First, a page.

4 THE MIRROR, NS MAYPORT, Thursday, June 28, 2018 Iwo ARG Continues Maritime Patrol -Photo by MC3 Kevin Leitner Logistics Specialist 1st Class Kiara Howard, from Wabbaseka, Ark., right, hands her Navy cash card to Personnel Specialist 1st Class Ryan Felkner, from Waco, Texas, at the disbursing office aboard the Wasp-class amphibious assault ship USS Iwo Jima (LHD 7) to withdraw cash, June 21, 2018. Iwo Jima, homeported in Mayport, Fla., is on deployment to the U.S. 5th Fleet area of operations in support of maritime security operations to reassure allies and partners, and pre serve the freedom of navigation and the free flow of commerce in the region. -Photo by MC3 Kevin Leitner Personnel Specialist Seaman Tatyana Gordon, from Pine Bluff, Ark., partici pates in egress training aboard the Wasp-class amphibious assault ship USS Iwo Jima (LHD 7), June 20, 2018. Iwo Jima, homeported in Mayport, Fla., is on deployment to the U.S. 5th Fleet area of operations in support of maritime secu rity operations to reassure allies and partners, and preserve the freedom of navi gation and the free flow of commerce in the region. -Photo by MC3 Kevin Leitner Yeoman 3rd Class Jozef Berisha, from Bronx, N.Y., demonstrates how to put on a self-contained breathing apparatus (SCBA) in the personnel administration office aboard the Wasp-class amphibious assault ship USS Iwo Jima (LHD 7) during SCBA training, June 21, 2018. -Photo by MC3 Daniel C. Coxwest An MV-22B Osprey, attached to Marine Medium Tiltrotor Squadron (VMM) 162 (Reinforced), prepares to land on the flight deck of the Wasp-class amphibi ous assault ship USS Iwo Jima (LHD 7), June 20, 2018. Iwo Jima, homeported in Mayport, Fla., is on deployment to the U.S. 5th Fleet area of operations in support of maritime security operations to reassure allies and partners, and pre serve the freedom of navigation and the free flow of commerce in the region. -Photo by MC3 Daniel C. Coxwest Ensign Daniel Jonas stands watch as the conning officer in the pilot house aboard the Wasp-class amphibious assault ship USS Iwo Jima (LHD 7), June 20, 2018. Iwo Jima, homeported in Mayport, Fla., is on deployment to the U.S. 5th Fleet area of operations in support of maritime security operations to reassure allies and partners, and preserve the freedom of navigation and the free flow of commerce in the region. -Photo by MC3 Kevin Leitner Aviation Support Equipment Technician Airman Trenton Eisch, from New Glaurus, Wis., and Aviation Support Equipment Technician Airman Damion Reece, from Jamaica, prepare oxygen bottles for offload in the hangar bay aboard the Wasp-class amphibious assault ship USS Iwo Jima (LHD 7), June 21. -Photo by MC3 Kevin Leitner Aviation Support Equipment Technicians prepare oxygen bottles for offload in the hangar bay aboard the Wasp-class amphibious assault ship USS Iwo Jima (LHD 7), June 21, 2018. Iwo Jima, homeported in Mayport, Fla., is on deploy ment to the U.S. 5th Fleet area of operations in support of maritime security operations to reassure allies and partners, and preserve the freedom of naviga tion and the free flow of commerce in the region.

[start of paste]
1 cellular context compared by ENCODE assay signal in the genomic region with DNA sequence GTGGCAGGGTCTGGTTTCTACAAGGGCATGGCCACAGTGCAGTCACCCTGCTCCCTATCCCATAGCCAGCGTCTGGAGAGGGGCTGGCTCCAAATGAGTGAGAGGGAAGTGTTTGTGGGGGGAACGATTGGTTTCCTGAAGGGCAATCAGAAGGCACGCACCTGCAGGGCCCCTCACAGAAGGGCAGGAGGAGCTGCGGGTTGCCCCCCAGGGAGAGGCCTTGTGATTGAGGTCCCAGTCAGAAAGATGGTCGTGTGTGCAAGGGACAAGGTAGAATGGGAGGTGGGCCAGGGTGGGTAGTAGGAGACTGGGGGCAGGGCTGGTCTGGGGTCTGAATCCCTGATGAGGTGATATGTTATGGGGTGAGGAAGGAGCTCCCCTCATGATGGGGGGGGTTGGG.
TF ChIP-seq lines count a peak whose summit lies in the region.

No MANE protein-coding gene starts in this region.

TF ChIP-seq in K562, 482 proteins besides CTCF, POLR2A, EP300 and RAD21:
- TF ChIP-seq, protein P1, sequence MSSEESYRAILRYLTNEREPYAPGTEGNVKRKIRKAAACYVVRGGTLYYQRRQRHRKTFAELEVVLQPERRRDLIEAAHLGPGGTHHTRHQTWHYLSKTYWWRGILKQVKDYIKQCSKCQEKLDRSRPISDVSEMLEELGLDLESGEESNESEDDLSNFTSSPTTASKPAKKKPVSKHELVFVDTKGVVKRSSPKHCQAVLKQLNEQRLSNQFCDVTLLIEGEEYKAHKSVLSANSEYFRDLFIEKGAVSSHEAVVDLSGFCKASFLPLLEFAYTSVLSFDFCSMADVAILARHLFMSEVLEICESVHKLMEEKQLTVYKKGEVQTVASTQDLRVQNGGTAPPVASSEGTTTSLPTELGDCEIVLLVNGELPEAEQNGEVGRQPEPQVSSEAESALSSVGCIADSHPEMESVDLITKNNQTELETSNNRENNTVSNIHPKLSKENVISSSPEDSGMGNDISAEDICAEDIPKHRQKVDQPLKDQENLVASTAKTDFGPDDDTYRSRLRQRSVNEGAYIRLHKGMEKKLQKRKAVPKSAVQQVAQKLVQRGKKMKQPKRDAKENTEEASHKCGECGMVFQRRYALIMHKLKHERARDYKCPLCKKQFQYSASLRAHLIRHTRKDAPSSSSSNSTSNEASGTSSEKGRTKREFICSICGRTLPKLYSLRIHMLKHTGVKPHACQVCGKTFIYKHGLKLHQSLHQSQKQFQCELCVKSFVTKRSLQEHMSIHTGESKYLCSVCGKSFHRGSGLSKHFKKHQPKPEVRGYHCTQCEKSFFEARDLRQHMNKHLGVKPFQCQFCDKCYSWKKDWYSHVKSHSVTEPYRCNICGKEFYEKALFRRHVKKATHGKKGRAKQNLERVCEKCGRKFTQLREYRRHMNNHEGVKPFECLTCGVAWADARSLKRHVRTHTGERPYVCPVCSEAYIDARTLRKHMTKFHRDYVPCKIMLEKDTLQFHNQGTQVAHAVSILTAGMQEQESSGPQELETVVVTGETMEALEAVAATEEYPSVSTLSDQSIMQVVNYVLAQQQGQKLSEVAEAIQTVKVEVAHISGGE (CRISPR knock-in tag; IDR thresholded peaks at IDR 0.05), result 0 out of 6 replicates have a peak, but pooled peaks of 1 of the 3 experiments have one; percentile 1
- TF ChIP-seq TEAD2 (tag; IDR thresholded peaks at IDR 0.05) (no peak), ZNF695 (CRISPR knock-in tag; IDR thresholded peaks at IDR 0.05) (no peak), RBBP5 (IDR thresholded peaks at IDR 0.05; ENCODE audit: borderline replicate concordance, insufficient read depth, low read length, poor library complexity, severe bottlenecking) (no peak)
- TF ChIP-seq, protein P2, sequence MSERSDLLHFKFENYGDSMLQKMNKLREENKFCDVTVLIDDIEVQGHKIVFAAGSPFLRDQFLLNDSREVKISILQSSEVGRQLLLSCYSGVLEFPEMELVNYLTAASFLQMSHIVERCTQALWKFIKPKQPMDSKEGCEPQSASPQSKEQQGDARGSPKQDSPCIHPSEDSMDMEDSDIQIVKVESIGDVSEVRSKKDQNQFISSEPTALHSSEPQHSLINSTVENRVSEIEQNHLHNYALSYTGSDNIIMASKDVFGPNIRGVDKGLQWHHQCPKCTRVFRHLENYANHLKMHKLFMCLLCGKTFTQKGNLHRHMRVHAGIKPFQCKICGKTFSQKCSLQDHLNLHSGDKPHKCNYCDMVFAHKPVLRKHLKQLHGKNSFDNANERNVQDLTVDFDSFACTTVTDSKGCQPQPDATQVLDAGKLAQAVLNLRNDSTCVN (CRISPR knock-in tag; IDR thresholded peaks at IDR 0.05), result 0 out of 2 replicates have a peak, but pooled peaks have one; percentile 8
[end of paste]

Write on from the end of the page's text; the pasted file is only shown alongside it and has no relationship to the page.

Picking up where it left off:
THE MIRROR, NS MAYPORT, Thursday, June 28, 2018 5 -Photo by MC3 Dominick A. Cremeans U.S. Marine Corps Lance Cpl. Elyjah Johnson monitors the trash sorting bins on the mess decks aboard the Wasp-class amphibious assault ship USS Iwo Jima (LHD 7), June 18, 2018. Iwo Jima, homeported in Mayport, Fla., is on deploy ment to the U.S. 5th Fleet area of operations in support of maritime security operations to reassure allies and partners, and preserve the freedom of naviga tion and the free flow of commerce in the region. -Photo by MC3 Dominick A. Cremeans Logistic Specialist Seaman Elvin Rios sorts direct turnover parts aboard the Wasp-class amphibious assault ship USS Iwo Jima (LHD 7), June 18, 2018. Iwo Jima, homeported in Mayport, Fla., is on deployment to the U.S. 5th Fleet area of operations in support of maritime security operations to reassure allies and partners, and preserve the freedom of navigation and the free flow of commerce in the region. -Photo by MC3 Dominick A. Cremeans Aviation Structural Mechanic 3rd Class Jarvis Reed performs maintenance on a hydraulic press in the airframes shop aboard the Wasp-class amphibious assault ship USS Iwo Jima (LHD 7), June 18, 2018. Iwo Jima, homeported in Mayport, Fla., is on deployment to the U.S. 5th Fleet area of operations in support of maritime security operations to reassure allies and partners, and preserve the freedom of navigation and the free flow of commerce in the region. -Photo by MC3 Dominick A. Cremeans Interior Communications Electrician Seaman Steven Rutter inserts a battery into a universal power supply aboard the Wasp-class amphibious assault ship USS Iwo Jima (LHD 7), June 19, 2018. -Photo by MC3 Dominick A. Cremeans Aviation Machinist Mate 3rd Class Jordan Spires, left, and Aviation Machinist Mate 3rd Class Austin Pohl verifies serial numbers on a CH-53E Super Stallion helicopter turbine aboard the Wasp-class amphibious assault ship USS Iwo Jima (LHD 7), June 18, 2018. Iwo Jima, homeported in Mayport, Fla., is on deploy ment to the U.S. 5th Fleet area of operations in support of maritime security operations to reassure allies and partners, and preserve the freedom of naviga tion and the free flow of commerce in the region. -Photo by MC3 Dominick A. Cremeans Hull Maintenance Technician 3rd Class Jake Denault performs maintenance on the disintegrator aboard the Wasp-class amphibious assault ship USS Iwo Jima (LHD 7), June 19, 2018. -Photo by MC3 Daniel C. Coxwest Aviation Boatswains Mate (Fuel) 2nd Class Darius Ward stands watch in pri mary flight control aboard the Wasp-class amphibious assault ship USS Iwo Jima (LHD 7), June 20, 2018. Iwo Jima, homeported in Mayport, Fla., is on deployment to the U.S. 5th Fleet area of operations in support of maritime secu rity operations to reassure allies and partners, and preserve the freedom of navi gation and the free flow of commerce in the region. -Photo by MC3 Kevin Leitner Aviation Machinist Mate 3rd Class Austin Pohl, from Wichita, Kan., sands down a diamond plate on a hub and blade stand in the hangar bay aboard USS Iwo Jima (LHD 7).